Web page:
By Gary Shapiro
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Entrepreneurs don’t need a particular pedigree to get their start or leave their mark on the world. While many successful entrepreneurs attended top business schools to learn about starting and running a company, some of today’s most successful entrepreneurs studied at less well-known colleges or state universities, or never went to college at all. And skyrocketing prices at many colleges and universities are prompting some young entrepreneurs to seek other avenues to success.
Earning a degree at a top-ranked school can be a huge financial burden. Many Ivy League graduates today are seeking jobs in higher-paying fields like finance and investment, instead of launching into the startup space. Often they are forced to make this choice because they have massive student loans and are afraid they can’t afford to venture out on their own. Top business schools are continually improving their entrepreneurial classes and workshops to attract would-be entrepreneurs and encourage students to launch startups – yet tuition at the leading business programs in the U.S. can cost more than $55,000 per year.
Meanwhile, several of today’s most successful entrepreneurs graduated from state universities and smaller colleges. One recent study found that the three public universities in Michigan turn out double the national average of entrepreneurs.
Many college dropouts also have found incredible success in launching startups. There are headline-making examples like Mark Zuckerberg, who dropped out of Harvard to launch his Facebook empire, and Richard Branson, who never graduated from high school but went on to found Virgin Group. But less well-known innovators have successfully followed a similar track.
Andrew Perlman left Washington University in St. Louis to devote his time and energy to enterprise. He launched five successful technology startups after that before founding Great Point Energy in 2005.
Kevin Rose dropped out of the University of Nevada to focus on coding software. In 2004, he launched Digg. He now works as a general partner with Google Ventures and has made many highly successful investments in the social media space.
Daniel Ek dropped out of college and went on to launch Spotify. Matt Mullenweg dropped out of the University of Houston to work for CNET, before launching WordPress – which is now responsible for powering 16 percent of theWeb. Ben Kaufman, the founder and CEO of Quirky, attended Chaplain College in Burlington, Vt., for one semester before dropping out to pursue his tech ideas.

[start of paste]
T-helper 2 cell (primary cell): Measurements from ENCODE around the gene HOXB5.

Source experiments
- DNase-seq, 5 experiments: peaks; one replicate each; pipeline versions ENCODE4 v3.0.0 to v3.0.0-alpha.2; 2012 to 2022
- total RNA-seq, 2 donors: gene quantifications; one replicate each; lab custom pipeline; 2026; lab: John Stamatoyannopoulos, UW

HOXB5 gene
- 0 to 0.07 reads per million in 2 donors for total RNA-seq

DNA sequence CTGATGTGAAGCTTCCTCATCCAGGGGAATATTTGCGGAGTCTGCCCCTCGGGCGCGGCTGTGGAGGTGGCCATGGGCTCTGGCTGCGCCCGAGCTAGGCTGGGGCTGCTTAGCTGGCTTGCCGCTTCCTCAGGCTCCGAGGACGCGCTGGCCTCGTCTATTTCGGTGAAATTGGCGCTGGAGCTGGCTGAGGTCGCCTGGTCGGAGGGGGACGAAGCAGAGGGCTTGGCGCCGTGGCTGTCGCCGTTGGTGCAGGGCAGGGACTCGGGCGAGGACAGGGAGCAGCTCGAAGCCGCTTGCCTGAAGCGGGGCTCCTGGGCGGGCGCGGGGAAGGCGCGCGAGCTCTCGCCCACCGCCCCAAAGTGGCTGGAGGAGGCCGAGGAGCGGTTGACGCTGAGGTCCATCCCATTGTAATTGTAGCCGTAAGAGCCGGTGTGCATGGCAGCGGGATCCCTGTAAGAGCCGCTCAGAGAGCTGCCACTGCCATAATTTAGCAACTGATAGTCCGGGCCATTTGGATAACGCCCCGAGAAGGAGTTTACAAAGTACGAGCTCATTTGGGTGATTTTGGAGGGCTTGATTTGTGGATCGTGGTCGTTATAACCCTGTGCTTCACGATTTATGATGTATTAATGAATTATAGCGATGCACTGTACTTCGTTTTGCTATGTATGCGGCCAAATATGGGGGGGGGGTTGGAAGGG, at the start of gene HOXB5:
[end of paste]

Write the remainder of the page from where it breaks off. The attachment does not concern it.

When it comes to innovation, there are no limits or rules. Some incredibly successful people have made a big mark in the world before ever going to college. Just look at David Karp, who founded online blogging forum Tumblr and sold it to Yahoo for $1.1 billion. Karp, now 27, never went to college. In fact, he never received a high school diploma (though he doesn’t recommend that most people follow his example there). He has a passion and a talent and decided to pursue it, with great success.
Another “boy wonder” in the tech startup space is Summly founder Nick D’Aloisio, 18, who sold his app to Yahoo for $30 million. He was recently named WSJ Magazine’s 2013 Innovator of the Year – all before graduating from high school.
Quite simply, great ideas don’t belong in one simple category. Innovators can be any age, come from any background, with any level of education. What they share in common isn’t a prestigious degree but a passion for innovation, a great idea, and the strength of purpose and business savvy to make people listen. This focus on talent over pedigree is what makes the American dream so great.
Gary Shapiro is president and CEO of the Consumer Electronics Association (CEA)®, the U.S. trade association representing more than 2,000 consumer electronics companies, and author of the New York Times best-selling books, Ninja Innovation: The Ten Killer Strategies of the World’s Most Successful Businesses and The Comeback: How Innovation Will Restore the American Dream. His views are his own. Connect with him on Twitter: @GaryShapiro.